The pragmatic truth about the hospital birthing industry is that we don't quite trust it to provide a proper and responsible service। It is not its fault that midwives and doctors work in dysfunctional institutions that sometimes make mistakes and misjudgments that affect us. It is not intentional. We try to choose the best hospital as we try to choose the right school, but sometimes it doesn't work out. The problem with hospitals is that they like routine and babies don't always fit into their schedule. Just check the Caesarean rate on a Friday. On the other hand what a fantastic facility to have available when there is a real problem such as pre-eclampsia or placenta praevia, and they are there to intervene and save a life. The problem is that they want to intervene in normal birth too - with epidurals, inductions, the effect of opiate drugs and inappropriate communication that can lead to poor outcomes.
Reid claims that homebirth is a minority sport. Not true. Where homebirth is available with one-to-one care the statistics shoot up. In Torbay, in Devon, it's 11 per cent. A National Childbirth Trust survey says that 25 per cent of women would consider it, if it were more available.
The real issue is not whether you have your baby at home or in a hospital, it is how you have your baby। It is “continuity of care” that is the key - a trained midwife who is with a woman from start to finish and a little beyond. It is a holistic approach because how you think and feel about it affects your confidence to give birth and function as a future parent. If you can achieve that in hospital then fine; if not, you should be able to consider alternatives.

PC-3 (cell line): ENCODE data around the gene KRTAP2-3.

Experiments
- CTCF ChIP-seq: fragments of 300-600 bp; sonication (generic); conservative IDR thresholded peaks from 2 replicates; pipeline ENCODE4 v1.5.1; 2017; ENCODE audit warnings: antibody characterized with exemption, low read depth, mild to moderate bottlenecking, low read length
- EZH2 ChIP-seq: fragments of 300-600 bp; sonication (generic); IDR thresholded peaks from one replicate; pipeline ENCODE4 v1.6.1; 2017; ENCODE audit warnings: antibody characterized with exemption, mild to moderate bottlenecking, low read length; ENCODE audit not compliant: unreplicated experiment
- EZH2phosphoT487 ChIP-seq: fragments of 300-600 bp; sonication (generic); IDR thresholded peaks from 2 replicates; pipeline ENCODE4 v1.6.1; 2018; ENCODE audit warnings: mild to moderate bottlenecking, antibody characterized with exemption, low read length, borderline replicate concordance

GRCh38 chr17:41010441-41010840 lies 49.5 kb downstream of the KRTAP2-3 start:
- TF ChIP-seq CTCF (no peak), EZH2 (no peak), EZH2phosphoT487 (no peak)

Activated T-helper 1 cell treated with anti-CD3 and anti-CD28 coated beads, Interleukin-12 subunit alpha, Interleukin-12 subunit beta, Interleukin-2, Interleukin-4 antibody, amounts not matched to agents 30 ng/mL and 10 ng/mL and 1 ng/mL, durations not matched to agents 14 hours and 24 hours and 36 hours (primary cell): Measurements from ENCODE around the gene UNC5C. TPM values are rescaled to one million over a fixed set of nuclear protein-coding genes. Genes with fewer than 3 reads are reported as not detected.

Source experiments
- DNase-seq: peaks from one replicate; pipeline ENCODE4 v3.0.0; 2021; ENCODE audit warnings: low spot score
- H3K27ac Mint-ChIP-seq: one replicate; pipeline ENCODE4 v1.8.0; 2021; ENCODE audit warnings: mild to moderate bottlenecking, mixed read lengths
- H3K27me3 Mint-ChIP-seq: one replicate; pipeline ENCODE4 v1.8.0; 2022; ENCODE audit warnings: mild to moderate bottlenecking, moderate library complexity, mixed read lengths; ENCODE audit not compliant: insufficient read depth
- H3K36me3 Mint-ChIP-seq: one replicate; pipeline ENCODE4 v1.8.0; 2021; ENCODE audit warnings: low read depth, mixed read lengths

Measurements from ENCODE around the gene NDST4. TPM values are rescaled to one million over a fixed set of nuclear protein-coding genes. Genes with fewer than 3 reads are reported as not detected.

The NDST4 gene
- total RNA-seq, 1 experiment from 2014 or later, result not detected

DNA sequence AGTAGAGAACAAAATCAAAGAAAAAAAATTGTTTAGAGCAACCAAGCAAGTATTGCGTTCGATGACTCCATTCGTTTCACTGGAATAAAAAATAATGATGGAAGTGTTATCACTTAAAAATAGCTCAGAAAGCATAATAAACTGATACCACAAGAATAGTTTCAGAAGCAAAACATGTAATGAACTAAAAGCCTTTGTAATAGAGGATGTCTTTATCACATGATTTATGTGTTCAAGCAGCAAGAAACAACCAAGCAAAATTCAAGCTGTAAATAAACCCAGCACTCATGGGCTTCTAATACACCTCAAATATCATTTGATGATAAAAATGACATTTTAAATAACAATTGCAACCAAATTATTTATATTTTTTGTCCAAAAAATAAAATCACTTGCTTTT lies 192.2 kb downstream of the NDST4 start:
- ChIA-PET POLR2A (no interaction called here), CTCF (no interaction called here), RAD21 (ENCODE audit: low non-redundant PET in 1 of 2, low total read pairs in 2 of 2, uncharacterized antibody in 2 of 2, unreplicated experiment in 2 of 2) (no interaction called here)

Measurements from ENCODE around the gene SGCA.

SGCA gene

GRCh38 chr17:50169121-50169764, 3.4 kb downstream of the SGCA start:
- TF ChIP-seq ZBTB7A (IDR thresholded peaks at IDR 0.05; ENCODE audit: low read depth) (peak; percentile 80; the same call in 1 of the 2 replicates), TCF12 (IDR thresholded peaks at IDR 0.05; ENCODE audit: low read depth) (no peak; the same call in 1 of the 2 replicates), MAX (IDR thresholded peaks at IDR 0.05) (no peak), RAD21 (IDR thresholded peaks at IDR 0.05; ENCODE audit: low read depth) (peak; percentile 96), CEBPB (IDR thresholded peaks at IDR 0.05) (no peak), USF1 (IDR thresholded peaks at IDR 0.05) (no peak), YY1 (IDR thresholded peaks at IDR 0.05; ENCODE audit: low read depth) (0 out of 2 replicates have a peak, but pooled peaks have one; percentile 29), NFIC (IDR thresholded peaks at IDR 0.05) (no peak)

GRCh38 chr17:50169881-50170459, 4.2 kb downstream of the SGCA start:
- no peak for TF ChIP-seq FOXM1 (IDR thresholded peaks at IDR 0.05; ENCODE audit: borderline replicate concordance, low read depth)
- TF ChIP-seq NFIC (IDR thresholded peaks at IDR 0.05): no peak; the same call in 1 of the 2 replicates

This is where men can make a difference. You may think your role is insignificant and all you are doing is protecting your partner and unborn child by making sure they get the right treatment. Well, treatment is usually for illness and for most normal births it is not required. What is required from men is that they trust their partner's instincts and understand emotionally what is occurring. The first call is still your GP: if you don't like what you hear get a second opinion. Take responsibility and stop colluding with other males with the mindset of taking control.
I think I was brave to side with my wife's instincts when she became “high risk” because the baby was breech। “You don't want a dead baby” was the advice I got from everyone. I knew that what I said to my wife would have a huge impact on what we did. I know most males would not take that route, fearing that the blame of giving the wrong signals would fall on them if it all went wrong. But that's what responsibility is: making choices with your heart and mind and living with the consequences.
As you get older, increasingly, your heart rules your head. When I think back to the moment my grown children entered the world just feet from where I'm sitting yet more tears drip into my keyboard. I think about how those first few moments together has affected everything that has happened since.